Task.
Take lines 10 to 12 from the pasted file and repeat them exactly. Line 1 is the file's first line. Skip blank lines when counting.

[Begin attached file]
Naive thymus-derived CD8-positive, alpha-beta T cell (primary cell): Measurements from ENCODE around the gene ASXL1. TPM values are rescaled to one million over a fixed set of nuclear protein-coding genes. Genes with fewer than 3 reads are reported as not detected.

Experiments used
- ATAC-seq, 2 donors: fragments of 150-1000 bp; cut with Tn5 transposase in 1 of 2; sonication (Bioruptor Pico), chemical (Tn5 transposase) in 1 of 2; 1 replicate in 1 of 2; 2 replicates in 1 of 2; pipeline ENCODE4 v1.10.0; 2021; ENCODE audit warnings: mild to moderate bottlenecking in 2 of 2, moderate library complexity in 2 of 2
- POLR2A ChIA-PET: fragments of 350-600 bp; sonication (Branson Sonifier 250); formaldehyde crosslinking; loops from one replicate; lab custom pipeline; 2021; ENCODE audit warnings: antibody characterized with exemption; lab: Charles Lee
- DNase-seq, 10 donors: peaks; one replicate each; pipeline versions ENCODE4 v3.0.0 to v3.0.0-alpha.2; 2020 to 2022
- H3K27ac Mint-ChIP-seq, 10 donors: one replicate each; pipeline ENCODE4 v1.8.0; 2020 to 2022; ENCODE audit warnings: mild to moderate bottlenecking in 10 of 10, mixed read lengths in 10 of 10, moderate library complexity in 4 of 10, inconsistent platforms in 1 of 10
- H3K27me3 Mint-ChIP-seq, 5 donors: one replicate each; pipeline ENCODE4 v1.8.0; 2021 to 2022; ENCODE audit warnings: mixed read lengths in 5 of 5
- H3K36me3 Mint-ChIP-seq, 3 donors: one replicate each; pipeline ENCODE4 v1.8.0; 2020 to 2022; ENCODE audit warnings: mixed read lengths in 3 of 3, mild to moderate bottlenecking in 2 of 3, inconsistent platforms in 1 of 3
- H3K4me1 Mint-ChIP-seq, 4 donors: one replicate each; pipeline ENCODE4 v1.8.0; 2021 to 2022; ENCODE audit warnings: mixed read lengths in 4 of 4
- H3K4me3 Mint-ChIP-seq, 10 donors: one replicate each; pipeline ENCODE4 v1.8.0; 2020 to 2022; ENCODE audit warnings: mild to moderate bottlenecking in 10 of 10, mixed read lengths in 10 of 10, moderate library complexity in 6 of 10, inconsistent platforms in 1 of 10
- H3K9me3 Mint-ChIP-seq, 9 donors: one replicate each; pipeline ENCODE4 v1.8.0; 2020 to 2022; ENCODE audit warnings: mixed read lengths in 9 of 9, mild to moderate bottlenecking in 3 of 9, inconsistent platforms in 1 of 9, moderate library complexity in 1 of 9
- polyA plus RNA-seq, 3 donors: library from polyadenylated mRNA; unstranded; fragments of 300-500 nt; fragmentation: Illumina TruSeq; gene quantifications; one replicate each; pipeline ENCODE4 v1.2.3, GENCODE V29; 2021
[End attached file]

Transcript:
- H3K4me3 Mint-ChIP-seq, 10 donors: one replicate each; pipeline ENCODE4 v1.8.0; 2020 to 2022; ENCODE audit warnings: mild to moderate bottlenecking in 10 of 10, mixed read lengths in 10 of 10, moderate library complexity in 6 of 10, inconsistent platforms in 1 of 10
- H3K9me3 Mint-ChIP-seq, 9 donors: one replicate each; pipeline ENCODE4 v1.8.0; 2020 to 2022; ENCODE audit warnings: mixed read lengths in 9 of 9, mild to moderate bottlenecking in 3 of 9, inconsistent platforms in 1 of 9, moderate library complexity in 1 of 9
- polyA plus RNA-seq, 3 donors: library from polyadenylated mRNA; unstranded; fragments of 300-500 nt; fragmentation: Illumina TruSeq; gene quantifications; one replicate each; pipeline ENCODE4 v1.2.3, GENCODE V29; 2021